Reality – Other material deal terms need to be considered.
Not only is it important to focus on finding an investor or buyer who fits your company’s culture and objectives over choosing the highest bidder, it’s also imperative to negotiate other deal terms at the outset of a proposed transaction. The scope and duration of restrictive covenants (such as non-competition or non-solicitation provisions) should be considered. The buyer may also want to retain you or other executives for employment, consulting or transition services post-closing. The more involved role you or your team will have post-closing, the more upfront discussions should be had.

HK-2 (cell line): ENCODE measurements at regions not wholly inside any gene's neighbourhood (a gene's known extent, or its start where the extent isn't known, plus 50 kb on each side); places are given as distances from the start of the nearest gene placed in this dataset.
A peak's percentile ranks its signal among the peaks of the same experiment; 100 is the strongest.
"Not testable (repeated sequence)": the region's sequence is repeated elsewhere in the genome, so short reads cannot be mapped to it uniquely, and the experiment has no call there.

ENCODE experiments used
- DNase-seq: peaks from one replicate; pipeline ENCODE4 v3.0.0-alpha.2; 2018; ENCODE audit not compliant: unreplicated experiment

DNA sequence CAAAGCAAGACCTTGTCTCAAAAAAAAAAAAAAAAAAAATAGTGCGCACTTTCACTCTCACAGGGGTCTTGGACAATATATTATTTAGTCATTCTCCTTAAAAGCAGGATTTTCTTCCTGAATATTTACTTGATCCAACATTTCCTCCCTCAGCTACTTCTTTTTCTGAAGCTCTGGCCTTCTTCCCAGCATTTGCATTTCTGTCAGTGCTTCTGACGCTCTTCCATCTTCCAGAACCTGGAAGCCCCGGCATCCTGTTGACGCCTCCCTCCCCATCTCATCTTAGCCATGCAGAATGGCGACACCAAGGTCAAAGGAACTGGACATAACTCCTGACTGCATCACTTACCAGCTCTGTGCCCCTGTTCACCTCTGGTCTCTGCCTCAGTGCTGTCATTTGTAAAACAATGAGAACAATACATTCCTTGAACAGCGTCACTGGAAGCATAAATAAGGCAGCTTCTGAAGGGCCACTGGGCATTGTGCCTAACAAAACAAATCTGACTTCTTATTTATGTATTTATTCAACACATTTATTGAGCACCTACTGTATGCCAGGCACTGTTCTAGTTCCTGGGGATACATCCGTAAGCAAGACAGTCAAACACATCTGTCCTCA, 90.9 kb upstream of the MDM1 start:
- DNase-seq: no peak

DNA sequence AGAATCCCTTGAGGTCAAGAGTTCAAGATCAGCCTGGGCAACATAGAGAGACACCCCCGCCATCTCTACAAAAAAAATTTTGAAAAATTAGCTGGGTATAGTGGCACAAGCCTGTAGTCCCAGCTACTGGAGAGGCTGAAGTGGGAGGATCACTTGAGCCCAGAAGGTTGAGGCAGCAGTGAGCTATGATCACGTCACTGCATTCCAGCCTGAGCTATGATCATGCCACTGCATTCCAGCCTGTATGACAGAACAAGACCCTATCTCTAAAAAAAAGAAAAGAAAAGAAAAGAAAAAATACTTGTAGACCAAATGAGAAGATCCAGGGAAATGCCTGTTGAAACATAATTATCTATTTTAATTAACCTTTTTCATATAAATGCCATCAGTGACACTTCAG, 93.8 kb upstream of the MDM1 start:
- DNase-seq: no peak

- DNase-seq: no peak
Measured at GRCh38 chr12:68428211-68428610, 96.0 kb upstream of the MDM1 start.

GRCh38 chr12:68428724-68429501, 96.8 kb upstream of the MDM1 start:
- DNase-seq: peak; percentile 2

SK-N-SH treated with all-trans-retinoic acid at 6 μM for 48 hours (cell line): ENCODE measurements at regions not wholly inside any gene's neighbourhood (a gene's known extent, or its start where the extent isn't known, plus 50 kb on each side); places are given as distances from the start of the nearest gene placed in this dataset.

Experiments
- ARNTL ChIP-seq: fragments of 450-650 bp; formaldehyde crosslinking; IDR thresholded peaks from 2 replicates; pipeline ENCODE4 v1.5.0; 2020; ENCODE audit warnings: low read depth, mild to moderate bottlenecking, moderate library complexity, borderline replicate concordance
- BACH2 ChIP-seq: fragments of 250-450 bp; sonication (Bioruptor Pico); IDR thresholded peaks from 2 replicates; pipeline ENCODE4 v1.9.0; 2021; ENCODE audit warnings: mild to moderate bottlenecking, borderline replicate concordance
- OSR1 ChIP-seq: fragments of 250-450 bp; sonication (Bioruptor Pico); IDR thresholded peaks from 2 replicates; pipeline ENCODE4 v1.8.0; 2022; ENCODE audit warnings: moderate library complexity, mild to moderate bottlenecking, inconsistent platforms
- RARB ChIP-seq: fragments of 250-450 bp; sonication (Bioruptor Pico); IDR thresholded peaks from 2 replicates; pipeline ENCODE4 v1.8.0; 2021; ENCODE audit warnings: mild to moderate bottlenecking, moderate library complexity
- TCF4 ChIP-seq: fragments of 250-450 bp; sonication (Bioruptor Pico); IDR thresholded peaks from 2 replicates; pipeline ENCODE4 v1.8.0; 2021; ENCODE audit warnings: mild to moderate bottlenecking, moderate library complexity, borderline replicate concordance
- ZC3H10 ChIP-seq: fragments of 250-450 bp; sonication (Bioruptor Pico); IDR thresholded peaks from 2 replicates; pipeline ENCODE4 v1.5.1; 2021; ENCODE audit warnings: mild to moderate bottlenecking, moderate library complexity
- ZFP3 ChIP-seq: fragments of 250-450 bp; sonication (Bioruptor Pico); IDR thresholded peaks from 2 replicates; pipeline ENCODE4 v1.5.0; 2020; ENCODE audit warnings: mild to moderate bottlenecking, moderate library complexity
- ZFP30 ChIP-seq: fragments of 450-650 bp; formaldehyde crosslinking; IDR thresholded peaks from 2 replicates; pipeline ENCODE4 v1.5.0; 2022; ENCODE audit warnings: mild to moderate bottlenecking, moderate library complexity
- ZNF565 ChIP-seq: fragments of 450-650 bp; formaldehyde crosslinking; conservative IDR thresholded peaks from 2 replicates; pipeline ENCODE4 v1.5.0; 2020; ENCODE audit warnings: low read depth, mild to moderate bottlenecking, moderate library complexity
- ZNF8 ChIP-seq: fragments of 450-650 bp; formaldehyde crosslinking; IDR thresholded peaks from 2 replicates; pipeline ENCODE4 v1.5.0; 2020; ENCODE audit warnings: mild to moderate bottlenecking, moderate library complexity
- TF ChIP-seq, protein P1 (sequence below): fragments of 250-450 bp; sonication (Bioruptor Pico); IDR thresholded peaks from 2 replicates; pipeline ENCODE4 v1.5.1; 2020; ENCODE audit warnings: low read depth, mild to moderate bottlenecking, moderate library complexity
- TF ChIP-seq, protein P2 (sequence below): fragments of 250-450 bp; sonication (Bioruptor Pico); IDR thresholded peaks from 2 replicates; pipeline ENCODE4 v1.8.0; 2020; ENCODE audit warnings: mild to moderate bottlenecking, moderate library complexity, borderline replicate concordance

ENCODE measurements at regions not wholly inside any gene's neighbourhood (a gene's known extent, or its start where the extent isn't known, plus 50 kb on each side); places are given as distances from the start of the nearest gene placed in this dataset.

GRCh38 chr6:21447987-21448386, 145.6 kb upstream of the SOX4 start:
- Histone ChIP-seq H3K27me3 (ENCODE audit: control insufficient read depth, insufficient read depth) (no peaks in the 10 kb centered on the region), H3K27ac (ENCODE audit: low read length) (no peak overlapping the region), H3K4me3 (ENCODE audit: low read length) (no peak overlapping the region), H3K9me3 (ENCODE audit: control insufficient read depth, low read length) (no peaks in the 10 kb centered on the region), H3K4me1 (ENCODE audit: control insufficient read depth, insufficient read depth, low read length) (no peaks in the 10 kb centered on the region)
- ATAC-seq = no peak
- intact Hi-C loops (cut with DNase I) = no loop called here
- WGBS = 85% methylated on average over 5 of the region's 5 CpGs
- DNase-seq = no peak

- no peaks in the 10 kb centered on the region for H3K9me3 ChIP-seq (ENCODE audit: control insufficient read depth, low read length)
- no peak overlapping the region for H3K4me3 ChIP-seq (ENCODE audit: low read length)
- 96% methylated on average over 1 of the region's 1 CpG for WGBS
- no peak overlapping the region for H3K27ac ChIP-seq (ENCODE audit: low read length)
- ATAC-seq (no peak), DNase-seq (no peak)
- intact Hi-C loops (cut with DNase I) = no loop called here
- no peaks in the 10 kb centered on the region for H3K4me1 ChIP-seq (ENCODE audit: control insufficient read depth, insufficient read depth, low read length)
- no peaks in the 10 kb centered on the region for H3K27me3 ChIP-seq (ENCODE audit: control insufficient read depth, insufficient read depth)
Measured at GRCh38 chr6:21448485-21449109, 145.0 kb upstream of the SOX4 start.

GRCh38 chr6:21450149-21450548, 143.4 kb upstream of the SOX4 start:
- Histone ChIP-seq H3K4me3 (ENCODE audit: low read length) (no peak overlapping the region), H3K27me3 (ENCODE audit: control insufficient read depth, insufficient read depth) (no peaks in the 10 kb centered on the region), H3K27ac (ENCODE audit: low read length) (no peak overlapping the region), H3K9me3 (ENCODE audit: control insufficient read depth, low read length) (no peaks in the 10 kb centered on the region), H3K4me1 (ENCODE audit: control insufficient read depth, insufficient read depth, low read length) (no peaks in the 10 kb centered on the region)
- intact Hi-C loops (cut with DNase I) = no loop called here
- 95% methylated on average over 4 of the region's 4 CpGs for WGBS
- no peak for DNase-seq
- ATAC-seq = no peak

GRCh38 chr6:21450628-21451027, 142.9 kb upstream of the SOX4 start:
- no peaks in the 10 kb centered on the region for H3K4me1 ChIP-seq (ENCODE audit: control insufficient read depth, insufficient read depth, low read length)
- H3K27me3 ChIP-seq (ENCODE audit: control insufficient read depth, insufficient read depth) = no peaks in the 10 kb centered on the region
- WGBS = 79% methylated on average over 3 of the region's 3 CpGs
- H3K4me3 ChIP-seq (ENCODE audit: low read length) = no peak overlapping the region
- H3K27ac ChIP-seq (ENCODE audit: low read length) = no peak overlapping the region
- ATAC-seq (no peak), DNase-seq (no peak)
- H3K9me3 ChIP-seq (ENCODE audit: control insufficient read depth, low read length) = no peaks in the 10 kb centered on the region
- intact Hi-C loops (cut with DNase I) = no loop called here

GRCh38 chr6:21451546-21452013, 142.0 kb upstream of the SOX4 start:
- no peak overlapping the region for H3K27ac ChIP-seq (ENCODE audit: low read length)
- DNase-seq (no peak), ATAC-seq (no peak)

Owners of good companies have quite a bit of leverage in today’s market. We suggest you use it. Buyers are always open to non-economic items that can be used so they are successful in their bid to acquire your company.
4. Myth – Life will resume to normal after the deal is closed.
Reality – There will be a new normal to get used to.
Building your company has likely taken 110% of your time, energy and resources for years, if not decades. You’ve been at the helm, making decisions and determining the direction of your business. Selling your company will change this dynamic. You will have new found freedom, but you will be losing at least some, if not all, control of the business you created.